• Btw, everyone does everything for greed. What do you do for a living? Consider that you could live more modestly. The fact that you work a job that enables you to have a computer, phone, Internet access, etc. shows your greed. You could live in a tent and exchange food and clothes for piecemeal work but you dont. You greedily want your luxuries.

        Greed drives technology and advanced medical breakthroughs. Look at the non capitalist countries and see what they contribute to the world as a whole.

        • I disagree. It’s not because of greed. It is because I enjoy the conveniences (or whatever benefit such possessions provide me).

          And I’m not railing against capitalism – lets not lose focus. I love capitalism – I think capitalism drives out poverty and increases everyone’s station in life.

          My beef is equality and human value. Under capitalism all human beings are given a fair chance. That is no what we have today.

          I think you have no footing in your arguments so far.

          • You’ve described greed. Wanting something more than what you have and more than you need. With all your possessions, how can you make this argument at all?

            • That is not what greed is.

              Greed: Greed is the inordinate desire to possess wealth, goods, or objects of abstract value with the intention to keep it for one’s self, far beyond the dictates of basic survival and comfort.

              I do agree that everyone is selfish to a point, but we all are not greedy.

              • Where do you get the idea that because people love America and the American way of life it means they think others are worth less. That’s a jump that isn’t proven.

              • Really?

                I think its proven everyday when we argue that Mexicans shouldn’t come to this country to “steal our jobs”.

                I also think its proven when we are okay with drone attacks as long as it is not used on American Citizens.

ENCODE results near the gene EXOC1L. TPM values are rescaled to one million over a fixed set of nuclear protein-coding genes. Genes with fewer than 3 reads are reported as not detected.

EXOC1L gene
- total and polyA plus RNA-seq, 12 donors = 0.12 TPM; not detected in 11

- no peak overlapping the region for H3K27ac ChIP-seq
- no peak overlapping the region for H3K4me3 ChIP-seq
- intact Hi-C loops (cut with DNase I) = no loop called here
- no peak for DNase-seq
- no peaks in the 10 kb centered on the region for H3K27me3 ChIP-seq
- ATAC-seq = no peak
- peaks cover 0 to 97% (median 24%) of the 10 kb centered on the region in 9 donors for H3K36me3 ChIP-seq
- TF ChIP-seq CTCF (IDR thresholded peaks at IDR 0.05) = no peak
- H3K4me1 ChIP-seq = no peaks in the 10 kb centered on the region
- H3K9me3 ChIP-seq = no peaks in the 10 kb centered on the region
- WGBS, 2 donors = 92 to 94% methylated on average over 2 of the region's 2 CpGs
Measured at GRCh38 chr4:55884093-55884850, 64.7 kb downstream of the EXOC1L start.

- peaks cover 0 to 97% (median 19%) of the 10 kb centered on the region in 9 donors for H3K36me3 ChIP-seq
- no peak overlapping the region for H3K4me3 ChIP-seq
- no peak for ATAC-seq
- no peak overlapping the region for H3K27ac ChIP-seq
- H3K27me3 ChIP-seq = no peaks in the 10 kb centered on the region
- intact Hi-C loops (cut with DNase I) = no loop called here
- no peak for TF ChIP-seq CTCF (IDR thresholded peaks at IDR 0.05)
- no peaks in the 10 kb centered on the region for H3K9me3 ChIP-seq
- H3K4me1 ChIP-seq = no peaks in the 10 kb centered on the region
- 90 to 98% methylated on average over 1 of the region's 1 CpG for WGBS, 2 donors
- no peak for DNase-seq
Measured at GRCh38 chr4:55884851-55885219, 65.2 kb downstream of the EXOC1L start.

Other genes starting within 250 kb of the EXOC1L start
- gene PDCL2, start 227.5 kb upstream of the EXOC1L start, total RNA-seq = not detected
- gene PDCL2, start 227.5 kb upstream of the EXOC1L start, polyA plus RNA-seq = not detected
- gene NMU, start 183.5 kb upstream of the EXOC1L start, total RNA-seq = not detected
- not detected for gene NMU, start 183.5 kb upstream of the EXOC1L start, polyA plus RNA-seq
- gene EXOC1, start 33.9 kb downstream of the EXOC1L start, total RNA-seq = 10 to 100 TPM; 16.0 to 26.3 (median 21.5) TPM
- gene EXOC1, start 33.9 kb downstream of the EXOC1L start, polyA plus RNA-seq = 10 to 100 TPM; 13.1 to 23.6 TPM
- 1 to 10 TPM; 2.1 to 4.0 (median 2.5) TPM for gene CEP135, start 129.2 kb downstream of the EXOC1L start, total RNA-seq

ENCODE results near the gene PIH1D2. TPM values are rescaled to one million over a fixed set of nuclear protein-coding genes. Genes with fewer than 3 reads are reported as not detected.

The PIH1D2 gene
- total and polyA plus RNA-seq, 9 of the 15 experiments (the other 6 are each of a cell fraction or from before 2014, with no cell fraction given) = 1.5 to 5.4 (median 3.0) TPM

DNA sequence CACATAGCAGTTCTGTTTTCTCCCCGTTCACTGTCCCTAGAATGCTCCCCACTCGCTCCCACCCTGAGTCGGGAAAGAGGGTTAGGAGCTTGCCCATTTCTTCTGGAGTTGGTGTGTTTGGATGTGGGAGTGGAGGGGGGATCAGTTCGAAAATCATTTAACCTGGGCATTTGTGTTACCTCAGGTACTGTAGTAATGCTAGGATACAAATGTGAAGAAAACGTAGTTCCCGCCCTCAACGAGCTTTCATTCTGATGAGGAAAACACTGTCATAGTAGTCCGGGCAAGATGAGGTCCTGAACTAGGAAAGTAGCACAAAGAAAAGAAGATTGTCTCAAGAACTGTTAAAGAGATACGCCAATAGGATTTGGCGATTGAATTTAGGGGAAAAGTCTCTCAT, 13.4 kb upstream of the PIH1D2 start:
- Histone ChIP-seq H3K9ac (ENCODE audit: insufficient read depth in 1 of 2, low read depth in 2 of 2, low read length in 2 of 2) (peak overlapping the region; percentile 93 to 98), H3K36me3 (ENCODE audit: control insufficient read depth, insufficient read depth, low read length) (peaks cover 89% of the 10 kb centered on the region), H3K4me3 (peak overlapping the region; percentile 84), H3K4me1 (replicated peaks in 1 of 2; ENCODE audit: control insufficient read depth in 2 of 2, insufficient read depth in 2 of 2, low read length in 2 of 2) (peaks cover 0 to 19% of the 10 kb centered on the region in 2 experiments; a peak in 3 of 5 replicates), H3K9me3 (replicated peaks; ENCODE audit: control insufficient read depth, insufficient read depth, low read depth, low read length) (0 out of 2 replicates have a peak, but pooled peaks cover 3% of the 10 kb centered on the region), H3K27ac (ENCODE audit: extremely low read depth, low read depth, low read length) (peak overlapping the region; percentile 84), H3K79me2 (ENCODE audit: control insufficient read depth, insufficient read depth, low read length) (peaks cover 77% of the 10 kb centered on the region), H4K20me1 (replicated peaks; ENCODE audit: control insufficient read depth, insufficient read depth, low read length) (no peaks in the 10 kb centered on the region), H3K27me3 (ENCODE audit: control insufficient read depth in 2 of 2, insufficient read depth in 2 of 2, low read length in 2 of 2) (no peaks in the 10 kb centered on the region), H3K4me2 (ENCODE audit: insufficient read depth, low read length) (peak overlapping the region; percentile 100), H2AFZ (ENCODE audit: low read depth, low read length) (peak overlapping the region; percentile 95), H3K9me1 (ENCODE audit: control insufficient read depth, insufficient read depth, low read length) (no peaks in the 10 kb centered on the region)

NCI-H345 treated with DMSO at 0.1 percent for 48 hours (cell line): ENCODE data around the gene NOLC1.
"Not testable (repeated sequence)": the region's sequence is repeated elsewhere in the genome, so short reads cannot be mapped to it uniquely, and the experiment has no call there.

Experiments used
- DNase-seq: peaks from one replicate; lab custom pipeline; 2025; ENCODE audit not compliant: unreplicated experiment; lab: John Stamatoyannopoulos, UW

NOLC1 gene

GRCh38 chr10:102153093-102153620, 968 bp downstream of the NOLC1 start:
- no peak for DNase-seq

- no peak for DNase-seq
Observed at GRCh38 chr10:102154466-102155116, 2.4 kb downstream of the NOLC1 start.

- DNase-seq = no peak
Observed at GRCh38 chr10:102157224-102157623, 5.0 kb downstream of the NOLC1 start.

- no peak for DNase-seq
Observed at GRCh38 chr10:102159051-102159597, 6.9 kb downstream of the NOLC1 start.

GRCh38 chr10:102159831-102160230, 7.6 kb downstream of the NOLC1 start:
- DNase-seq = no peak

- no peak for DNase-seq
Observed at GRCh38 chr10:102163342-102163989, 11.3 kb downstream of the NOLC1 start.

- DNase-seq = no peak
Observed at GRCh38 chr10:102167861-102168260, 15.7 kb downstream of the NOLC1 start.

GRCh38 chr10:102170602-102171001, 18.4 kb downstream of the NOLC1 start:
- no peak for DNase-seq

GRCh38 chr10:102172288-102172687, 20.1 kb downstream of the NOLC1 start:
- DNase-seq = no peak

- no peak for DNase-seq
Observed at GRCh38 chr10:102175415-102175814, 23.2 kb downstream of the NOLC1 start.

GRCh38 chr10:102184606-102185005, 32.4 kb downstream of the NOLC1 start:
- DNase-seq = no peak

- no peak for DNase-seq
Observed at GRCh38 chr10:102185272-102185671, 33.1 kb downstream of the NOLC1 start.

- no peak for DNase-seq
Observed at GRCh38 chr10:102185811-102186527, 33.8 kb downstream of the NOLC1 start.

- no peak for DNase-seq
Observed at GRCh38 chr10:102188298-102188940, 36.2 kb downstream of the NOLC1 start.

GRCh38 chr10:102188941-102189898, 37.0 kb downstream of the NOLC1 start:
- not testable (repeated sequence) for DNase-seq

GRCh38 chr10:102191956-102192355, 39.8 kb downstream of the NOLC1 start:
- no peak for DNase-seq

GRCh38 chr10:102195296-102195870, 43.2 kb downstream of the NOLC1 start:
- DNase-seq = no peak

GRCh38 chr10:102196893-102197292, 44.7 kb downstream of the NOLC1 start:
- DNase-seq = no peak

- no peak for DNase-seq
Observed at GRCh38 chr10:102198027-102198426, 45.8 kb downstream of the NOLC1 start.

Or when we are okay with mass surveillance as long as its not on American citizen.

                The list goes on.

                There are many people who value the lives of Americans over that of a life from another country. We should strive to value all lives equally. We can love and protect our country, but need to recognize the value of humanity as a whole.

              • Dude. The argument isn’t that they shouldn’t come here, it’s that they shouldn’t come here illegally.

                We use drones on terrorists plotting and carrying out terrorism on americans.

                It’s ideas and arguments like you’ve expressed that are touted by communists.

              • Not true!!!! You are spouting propaganda!!!

                Communism is a belief that a central government should manage all resources and divide them equally. I believe no such thing. NOT EVEN CLOSE!

                I believe that all people deserve equal opportunity – a basic human right. What they do with that opportunity is up to them.

                “Dude. The argument isn’t that they shouldn’t come here, it’s that they shouldn’t come here illegally.”

                That is my point! We should make it ridiculously easy to come here LEGALLY! It shouldn’t be expensive or difficult. We should allow anyone over and give them a chance at life. If they screw up – they can be deported.

                “We use drones on terrorists plotting and carrying out terrorism on americans.”